The Kindness of Strangers

Posted by jlubans on June 02, 2015

20150602-chase.jpeg
Caption: Stopp!

Eighty kilometers south of Tartu, Estonia, we found ourselves stranded in Valga. I last saw our bus from about 50 yards back as I ran after it, waving my arms and yelling for it to Stop! (or Stopp! in Estonian.)
No big deal, a sunny day, surely another bus would be along soon? We’ll laugh about this in a day or so.
True, but the missed bus had my backpack and our suitcase on it. And if the driver did not drop those items off in Tartu – why should he? - then they’d wind up in St. Petersburg, formerly Leningrad, Russia. Imagine how long it would take, if ever, to get those items out of Russia.
So, after recovering our breaths - the absconding bus still visible a quarter mile down the highway - Sheryl and I schemed how to catch it. Perhaps a private car could head it off? But reason prevailed. The bus driver didn’t stop when he could see me in his rear view mirrors, so was unlikely to stop for someone waiving him down from a speeding car! Besides, where was I going to commandeer a private car?
Our next thought was to get a message to the bus terminal in Tartu so the agent could get our luggage off. We asked a taxi driver but he did not speak English. He did tell us there was either a train or a bus in a few hours, pointing to a video display on the side of the shared train/bus station building. This was Sunday so not many people were around; the station ticket offices were closed.
Then we spotted a young red-haired woman on the train platform. She said she spoke English “a little bit.” She quickly understood our predicament and willingly googled the bus company’s numbers and called, first to Riga (our starting point) and then to Tartu, speaking in rapid Estonian.
A complete stranger, she helped us. She arranged to have the luggage taken off the bus and left at the Tartu bus station. “These things happen,” she said consolingly. With a wave, our angel got into a waiting car and went out of our lives.
Waiting for the next bus - in the dappled sunshine of a little park in Valga - I thought about kindness. And that I tell my classes early on about how and why humans cooperate, that our inclination is to help each other. Stuff may get in the way of our doing so, but our first reaction is to help. And, I go on, our willingness to help strangers is why we have survived over the millenia. Undoubtedly, there are humans with more of the selfish gene (if it exists) and less willing to help – the jerks – but for the most part we have an innate desire to help each other.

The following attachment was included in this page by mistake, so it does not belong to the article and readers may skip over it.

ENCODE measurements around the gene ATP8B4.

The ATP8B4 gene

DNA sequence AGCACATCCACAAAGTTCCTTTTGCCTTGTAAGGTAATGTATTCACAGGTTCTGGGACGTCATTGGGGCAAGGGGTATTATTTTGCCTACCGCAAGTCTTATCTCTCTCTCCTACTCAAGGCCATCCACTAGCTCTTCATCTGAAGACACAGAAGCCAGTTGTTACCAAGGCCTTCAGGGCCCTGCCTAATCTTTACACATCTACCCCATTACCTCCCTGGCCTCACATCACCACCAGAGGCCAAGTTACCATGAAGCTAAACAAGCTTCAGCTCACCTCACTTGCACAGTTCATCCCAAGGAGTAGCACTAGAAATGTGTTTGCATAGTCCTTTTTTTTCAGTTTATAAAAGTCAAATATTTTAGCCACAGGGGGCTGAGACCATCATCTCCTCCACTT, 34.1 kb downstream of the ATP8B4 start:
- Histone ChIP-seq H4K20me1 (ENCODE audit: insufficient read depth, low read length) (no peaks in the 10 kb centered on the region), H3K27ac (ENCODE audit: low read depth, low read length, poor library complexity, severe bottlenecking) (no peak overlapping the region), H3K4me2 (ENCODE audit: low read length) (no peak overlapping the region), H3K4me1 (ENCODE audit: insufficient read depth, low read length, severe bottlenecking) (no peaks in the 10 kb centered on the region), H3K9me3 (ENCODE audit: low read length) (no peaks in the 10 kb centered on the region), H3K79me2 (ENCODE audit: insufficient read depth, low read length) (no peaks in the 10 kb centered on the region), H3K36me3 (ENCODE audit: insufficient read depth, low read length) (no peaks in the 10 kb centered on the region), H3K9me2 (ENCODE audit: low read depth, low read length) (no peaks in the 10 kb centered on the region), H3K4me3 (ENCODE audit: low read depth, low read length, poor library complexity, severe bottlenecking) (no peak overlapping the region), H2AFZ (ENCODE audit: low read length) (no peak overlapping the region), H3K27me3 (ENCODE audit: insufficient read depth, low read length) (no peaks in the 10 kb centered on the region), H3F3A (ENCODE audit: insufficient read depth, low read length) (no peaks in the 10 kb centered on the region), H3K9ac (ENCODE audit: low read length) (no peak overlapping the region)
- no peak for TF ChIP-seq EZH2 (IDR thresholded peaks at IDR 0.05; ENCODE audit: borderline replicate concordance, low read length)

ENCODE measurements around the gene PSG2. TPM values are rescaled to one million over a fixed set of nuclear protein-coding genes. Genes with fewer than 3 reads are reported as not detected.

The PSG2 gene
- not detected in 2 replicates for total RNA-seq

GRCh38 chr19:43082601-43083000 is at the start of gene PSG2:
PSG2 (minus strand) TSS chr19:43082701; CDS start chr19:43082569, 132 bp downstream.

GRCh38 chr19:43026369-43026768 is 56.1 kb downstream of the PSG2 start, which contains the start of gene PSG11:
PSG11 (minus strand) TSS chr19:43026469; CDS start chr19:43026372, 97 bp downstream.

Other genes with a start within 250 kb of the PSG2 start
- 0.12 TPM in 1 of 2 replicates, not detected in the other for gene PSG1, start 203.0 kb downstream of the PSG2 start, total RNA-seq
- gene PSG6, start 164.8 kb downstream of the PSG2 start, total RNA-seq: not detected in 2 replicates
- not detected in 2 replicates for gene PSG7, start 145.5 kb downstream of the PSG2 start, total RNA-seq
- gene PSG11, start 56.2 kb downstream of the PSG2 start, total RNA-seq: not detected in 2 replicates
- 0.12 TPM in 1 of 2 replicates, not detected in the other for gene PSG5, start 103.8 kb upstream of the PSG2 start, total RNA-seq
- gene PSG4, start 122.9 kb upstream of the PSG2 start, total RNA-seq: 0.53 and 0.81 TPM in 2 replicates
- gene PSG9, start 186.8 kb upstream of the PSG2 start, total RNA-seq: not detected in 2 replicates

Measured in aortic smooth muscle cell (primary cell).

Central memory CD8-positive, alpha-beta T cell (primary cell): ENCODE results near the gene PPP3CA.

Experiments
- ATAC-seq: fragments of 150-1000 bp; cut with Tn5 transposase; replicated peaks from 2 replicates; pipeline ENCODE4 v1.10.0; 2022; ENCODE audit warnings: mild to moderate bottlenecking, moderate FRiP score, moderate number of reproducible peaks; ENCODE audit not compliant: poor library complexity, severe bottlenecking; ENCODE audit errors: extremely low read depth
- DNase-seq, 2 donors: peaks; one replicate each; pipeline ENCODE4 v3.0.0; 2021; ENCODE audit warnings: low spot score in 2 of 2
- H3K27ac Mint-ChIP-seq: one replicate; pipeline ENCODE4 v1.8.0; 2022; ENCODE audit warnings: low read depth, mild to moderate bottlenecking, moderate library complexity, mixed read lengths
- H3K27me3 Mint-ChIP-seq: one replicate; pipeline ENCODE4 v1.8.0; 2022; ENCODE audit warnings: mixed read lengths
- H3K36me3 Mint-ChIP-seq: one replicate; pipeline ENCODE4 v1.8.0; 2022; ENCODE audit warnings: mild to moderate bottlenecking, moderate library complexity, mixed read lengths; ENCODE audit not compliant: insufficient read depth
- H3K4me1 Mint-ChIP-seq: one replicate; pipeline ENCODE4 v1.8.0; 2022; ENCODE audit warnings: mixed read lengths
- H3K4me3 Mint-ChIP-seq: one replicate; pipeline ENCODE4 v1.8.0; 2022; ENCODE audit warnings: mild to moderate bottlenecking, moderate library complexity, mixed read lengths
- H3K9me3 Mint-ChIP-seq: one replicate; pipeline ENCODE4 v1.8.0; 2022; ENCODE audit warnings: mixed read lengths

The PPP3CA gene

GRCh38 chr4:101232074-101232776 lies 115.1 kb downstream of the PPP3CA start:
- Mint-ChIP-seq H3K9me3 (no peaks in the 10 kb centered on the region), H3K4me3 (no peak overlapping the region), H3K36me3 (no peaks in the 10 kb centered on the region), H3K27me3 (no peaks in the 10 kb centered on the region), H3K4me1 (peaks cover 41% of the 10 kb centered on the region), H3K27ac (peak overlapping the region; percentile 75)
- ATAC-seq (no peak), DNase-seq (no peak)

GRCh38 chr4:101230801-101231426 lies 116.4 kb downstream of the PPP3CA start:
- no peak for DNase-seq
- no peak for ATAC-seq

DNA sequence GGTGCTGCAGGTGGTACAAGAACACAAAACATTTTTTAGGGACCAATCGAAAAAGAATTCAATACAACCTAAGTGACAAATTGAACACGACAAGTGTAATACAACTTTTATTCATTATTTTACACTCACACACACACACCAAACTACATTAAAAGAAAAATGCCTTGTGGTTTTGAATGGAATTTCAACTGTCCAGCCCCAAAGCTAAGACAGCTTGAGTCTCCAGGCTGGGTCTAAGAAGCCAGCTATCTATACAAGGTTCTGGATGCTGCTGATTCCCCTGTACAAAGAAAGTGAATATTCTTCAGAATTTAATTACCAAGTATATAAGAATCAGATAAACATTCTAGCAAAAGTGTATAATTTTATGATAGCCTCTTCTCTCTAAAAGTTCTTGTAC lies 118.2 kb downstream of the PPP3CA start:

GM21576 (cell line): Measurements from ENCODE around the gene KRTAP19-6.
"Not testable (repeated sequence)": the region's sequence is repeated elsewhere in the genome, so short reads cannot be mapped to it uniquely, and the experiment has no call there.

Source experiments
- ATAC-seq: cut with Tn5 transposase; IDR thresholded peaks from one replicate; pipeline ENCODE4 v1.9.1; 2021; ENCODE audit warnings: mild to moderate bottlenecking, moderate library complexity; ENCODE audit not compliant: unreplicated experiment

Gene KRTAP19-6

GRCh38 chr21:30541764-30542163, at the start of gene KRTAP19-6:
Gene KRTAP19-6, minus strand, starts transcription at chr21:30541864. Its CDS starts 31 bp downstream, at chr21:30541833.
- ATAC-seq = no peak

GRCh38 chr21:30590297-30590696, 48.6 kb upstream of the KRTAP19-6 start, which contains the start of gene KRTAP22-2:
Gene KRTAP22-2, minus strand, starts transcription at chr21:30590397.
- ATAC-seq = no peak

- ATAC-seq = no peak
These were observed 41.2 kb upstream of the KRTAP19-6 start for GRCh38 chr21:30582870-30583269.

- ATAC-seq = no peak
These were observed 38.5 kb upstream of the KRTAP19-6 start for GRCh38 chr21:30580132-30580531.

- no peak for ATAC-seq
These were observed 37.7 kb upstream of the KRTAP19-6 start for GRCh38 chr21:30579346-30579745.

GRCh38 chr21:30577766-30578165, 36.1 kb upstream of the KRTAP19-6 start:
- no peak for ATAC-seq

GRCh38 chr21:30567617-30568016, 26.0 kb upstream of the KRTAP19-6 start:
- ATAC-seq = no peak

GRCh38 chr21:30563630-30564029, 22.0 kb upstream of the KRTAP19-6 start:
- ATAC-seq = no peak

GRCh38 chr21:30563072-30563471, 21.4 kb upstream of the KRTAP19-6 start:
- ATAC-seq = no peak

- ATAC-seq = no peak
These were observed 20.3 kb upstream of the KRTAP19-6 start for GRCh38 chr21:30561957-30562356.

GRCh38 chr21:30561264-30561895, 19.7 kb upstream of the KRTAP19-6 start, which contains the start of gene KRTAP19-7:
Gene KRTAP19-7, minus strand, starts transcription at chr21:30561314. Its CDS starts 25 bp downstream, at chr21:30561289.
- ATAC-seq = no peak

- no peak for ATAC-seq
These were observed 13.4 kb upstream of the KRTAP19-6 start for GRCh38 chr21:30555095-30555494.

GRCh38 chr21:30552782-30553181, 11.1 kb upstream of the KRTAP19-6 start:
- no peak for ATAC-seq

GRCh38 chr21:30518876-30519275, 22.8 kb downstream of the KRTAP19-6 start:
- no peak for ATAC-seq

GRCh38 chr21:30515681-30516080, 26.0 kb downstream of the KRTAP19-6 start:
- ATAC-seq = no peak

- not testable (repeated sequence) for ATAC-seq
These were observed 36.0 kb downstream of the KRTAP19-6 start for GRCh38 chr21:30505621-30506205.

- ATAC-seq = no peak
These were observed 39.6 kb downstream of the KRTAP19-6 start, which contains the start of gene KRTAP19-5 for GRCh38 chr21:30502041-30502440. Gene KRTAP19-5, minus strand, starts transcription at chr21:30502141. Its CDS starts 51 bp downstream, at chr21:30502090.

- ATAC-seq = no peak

Our abandonment and rescue in Valga relates to an anthropological study discussed on NPR.
The lead author explained: "Sharing and cooperation is crucial to survival … So [tribe members] evolved mechanisms to cooperate with unrelated individuals."
The researchers studied existing tribes of hunter-gatherers and their cooperative relationships with non-family members. There’s a very practical reason: “hunters only find food about 75 percent of the time. That would mean a family would go hungry one day out of four. But that doesn't happen because unrelated neighbors learned to share their food.”
And interestingly there was support in this study for the “Collective Intelligence” result of another study on why some teams are smarter than others. That latter study found that, among a couple other factors, teams with more women outperformed teams with more men.
The anthropological study found that when males and females have equal roles in decision-making – including which tribes to join – the result is an optimal mix of family and strangers. Instead of rejecting anyone not a family member the mixed tribes of family and strangers cooperate and strengthen their likelihood of survival.
While our red haired angel of Valga is far away from the Palanan Agta tribe of the Philippines and Congo's Mbendjele BaYaka tribe, still there’s an exclusively human link - the kindness of strangers.

© John Lubans 2015

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Comments

Posted by Miriam Holley on June 02, 2015  •  12:51:43

I have always thought and lived by the rule that kindness (of any kind) is life's greatest wisdom!....and a family saying in our house growing up was: an error in kindness (even if you do the wrong thing trying to help) is NEVER an error....I'm glad to know that there are many others in the world that feel the same...the other idea here is.... "pass it on"...xxoo m

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